A complete human boc ORF was reconstructed from two overlapping cDNA clones and ligated into either the retroviral expression vector, pBabePuro (Morganstern and Land, 1990), or the CMV promoter‐driven expression vector, pCDNA3 (Invitrogen). To tag the protein with the flag epitope, the native stop codon was removed and replaced with an oligonucleotide that translates as DPDYKDDDDKstop. The deletion mutants CDO(ΔICR1) and CDO(TMintra) were derived from a rat cdo cDNA (Kang et al., 1997). CDO(ΔICR1) has a stop codon inserted after G1001, deleting all but 15 amino acids of the intracellular region. CDO(TMintra) contains the first 39 amino acids of the CDO precursor (signal sequence plus 15 amino acids in the region N‐terminal to Ig repeat 1) linked directly to the complete transmembrane and intracellular domains. Details of the construction of these mutants are available on request. These cDNAs were ligated into pBabePuro. Production of recombinant retroviruses and infection of myoblast cell lines were performed as described in Kang et al. (1997). Transient transfections were performed with the FuGene reagent (Roche) according to the manufacturer's instructions.

Soluble BOC fusion proteins

A PCR‐derived fragment containing the signal sequence and entire extracellular region of human BOC was subcloned into the Aptag‐2 or Igtag vectors (Bergemann et al., 1995) to produce BOC‐AP and BOC‐Fc, respectively. Production of these and the analogous CDO‐based fusion proteins (Kang et al., 1998) in 293T cells, and binding assays between them, were performed as described by Bergemann et al. (1995). C2C12 cell derivatives that stably express BOC‐Fc and/or CDO‐Fc were obtained by co‐transfection with pBabePuro as described (Kang et al., 1998). To assess the differentiation capabilities of C2C12 cells that produced these proteins, it was desirable to avoid transferring the cultures into DM because that would remove the secreted fusion proteins at the same time as the cells received the differentiation signal. As previously described for analysis of CDO‐Fc (Kang et al., 1998), cells were plated in GM and held at confluence to allow the medium to become depleted of growth factors.

RNA and protein analysis

Total cellular RNA was isolated with the TRIzol reagent (Life Technologies); northern blot analyses were performed as described by Kang et al. (1997). Expression of boc in adult human tissues was assessed with a Multiple Tissue Northern Blot (Clontech), which was hybridized with human DNA probes as described by Kang et al. (1997).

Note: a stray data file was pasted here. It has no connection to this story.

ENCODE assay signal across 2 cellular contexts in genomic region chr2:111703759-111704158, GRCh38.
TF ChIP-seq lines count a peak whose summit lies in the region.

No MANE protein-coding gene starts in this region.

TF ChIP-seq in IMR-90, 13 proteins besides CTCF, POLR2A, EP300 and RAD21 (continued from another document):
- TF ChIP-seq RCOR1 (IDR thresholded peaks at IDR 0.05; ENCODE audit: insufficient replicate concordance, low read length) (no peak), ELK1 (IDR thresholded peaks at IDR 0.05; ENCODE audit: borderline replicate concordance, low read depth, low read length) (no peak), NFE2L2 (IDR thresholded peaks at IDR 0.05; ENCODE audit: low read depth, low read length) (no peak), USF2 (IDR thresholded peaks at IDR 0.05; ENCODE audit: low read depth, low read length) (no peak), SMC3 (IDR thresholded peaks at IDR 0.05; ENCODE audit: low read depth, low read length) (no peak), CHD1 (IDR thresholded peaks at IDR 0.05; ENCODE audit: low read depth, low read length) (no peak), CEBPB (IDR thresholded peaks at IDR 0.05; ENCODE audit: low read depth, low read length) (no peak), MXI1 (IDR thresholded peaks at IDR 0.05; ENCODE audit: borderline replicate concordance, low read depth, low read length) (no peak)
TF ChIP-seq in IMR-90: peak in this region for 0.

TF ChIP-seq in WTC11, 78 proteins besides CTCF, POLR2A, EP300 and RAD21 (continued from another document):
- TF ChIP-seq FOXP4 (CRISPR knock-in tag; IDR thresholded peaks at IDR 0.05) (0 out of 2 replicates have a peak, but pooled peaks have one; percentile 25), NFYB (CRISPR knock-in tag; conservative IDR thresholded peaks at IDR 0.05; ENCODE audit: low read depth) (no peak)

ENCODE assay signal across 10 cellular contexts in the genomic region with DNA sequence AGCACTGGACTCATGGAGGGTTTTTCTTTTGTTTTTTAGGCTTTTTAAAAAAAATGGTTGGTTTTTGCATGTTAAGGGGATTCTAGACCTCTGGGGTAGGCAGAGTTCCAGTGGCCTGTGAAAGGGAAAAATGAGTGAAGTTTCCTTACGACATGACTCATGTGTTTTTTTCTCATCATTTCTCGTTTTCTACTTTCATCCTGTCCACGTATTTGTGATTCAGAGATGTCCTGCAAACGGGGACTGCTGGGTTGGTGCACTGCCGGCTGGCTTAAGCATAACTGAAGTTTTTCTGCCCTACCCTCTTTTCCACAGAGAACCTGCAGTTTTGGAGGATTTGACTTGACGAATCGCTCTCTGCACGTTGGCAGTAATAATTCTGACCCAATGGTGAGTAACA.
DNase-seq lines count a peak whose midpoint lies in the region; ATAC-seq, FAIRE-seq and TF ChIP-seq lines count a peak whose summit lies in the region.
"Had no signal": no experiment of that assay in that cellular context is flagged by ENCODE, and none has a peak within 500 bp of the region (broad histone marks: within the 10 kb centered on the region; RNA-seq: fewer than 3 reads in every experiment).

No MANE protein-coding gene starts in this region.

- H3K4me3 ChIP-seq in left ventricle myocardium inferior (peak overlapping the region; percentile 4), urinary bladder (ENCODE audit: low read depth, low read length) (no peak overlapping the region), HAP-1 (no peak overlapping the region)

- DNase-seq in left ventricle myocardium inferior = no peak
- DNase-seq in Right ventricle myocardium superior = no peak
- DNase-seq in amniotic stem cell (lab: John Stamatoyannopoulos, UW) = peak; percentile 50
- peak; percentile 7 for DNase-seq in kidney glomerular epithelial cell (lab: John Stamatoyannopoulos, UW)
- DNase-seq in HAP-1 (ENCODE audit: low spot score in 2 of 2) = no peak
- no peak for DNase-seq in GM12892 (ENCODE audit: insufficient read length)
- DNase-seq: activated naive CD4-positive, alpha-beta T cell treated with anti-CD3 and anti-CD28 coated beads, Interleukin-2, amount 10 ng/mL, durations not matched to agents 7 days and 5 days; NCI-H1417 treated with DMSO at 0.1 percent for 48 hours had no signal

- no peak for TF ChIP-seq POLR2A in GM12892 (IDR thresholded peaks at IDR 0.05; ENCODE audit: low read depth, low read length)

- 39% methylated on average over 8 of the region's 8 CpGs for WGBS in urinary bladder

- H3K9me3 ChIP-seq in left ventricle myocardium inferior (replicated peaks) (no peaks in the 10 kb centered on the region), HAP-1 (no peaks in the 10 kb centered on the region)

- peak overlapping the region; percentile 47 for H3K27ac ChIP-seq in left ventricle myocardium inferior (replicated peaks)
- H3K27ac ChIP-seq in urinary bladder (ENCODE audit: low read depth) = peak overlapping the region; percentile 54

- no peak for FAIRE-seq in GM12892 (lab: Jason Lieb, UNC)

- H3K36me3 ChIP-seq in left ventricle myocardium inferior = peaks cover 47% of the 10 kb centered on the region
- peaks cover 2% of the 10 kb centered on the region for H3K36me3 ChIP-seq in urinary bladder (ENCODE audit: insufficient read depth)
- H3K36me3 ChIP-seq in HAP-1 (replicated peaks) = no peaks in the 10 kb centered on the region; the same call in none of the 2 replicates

Western blot analyses were performed as described in Kang et al. (1997). Antibodies used were: anti‐MHC (MF20; Developmental Studies Hybridoma Bank); anti‐MyoD (Santa Cruz); anti‐myogenin (F5D; Santa Cruz); anti‐Flag (Sigma); anti‐CDK2 (Santa Cruz); anti‐TnT (Sigma); anti‐CDO (rabbit antisera against the CDO intracellular region, Zymed); and anti‐NCAM (gift of G.Phillips, Mt Sinai). A mouse monoclonal antibody (2B3) against the CDO extracellular region was developed with purified CDO‐Fc fusion protein as an immunogen. Hybridomas were developed at the Mt Sinai Hybridoma Core Facility by standard procedures; 2B3 was used to detect CDO(ΔICRI) in co‐immunoprecipitation experiments. Immunostaining for MHC was performed as described by Kang et al. (1998).

To study CDO–BOC complex formation, stably infected C2C12 and transiently transfected 293T cells were lysed in 50 mM Tris–HCl pH 7.5/100 mM NaCl/1% Triton X‐100 containing 50 mM NaF, 1 mM sodium orthovanadate and proteinase inhibitor cocktail (Roche) and subjected to co‐immunoprecipitation techniques using either rabbit anti‐CDO, mouse monoclonal anti‐flag or mouse monoclonal anti‐CDO (2B3) antibodies. Immunocomplexes were then precipitated with either protein A–Sepharose or goat anti‐mouse IgG‐conjugated protein G–Sepharose, followed by immunoblot analysis with various antibodies.

To test the ability of the CDO and BOC intracellular regions to bind to each other, PCR fragments encoding these regions of CDO and BOC were subcloned into the pGEX‐5X‐1 (Amersham Pharmacia) and pMAL‐c2 vectors (New England Biolabs) to yield GST–CDO and MBP–BOC, respectively. GST and GST–CDO were purified with glutathione–Sepharose 4B (Amersham Pharmacia), and MBP and MBP–BOC were purified with amylose resin. A 20 μl aliquot of GST‐ or GST–CDO‐coupled beads was incubated with 1 μg of MBP or MBP–BOC in 100 mM NaCl/50 mM Tris pH 7.5/1 mM ZnSO4 and 1% Triton X‐100. The beads were washed extensively with this buffer, and bound and unbound material analyzed by western blotting and staining of the filter with Ponceau S.

Acknowledgements

The authors acknowledge A.Lu for her contribution to this study; L.Skrabanek for help with the phylogenetic analysis; R.Simon for help with in situ hybridization; F.Cole, J.Hirsch, Z.Ronai, D.Colleti, M.Frasch, A.Bergemann and D.Colman for critiquing the manuscript; the Mt Sinai Hybridoma Core Facility for preparation of antibodies; and the Mt Sinai DNA Sequencing Core Facility for sequencing. This work was supported by NIH grant AR46207. J.‐S.K. was supported by the T.J.Martell Foundation for Leukemia, Cancer and AIDS Research. R.S.K. was a Career Scientist of the Irma T.Hirschl Trust and an Established Investigator of the American Heart Association. L.T. was supported by NIH grant EY09414 (S.Masur) and by a fellowship from Prevent Blindness America.

References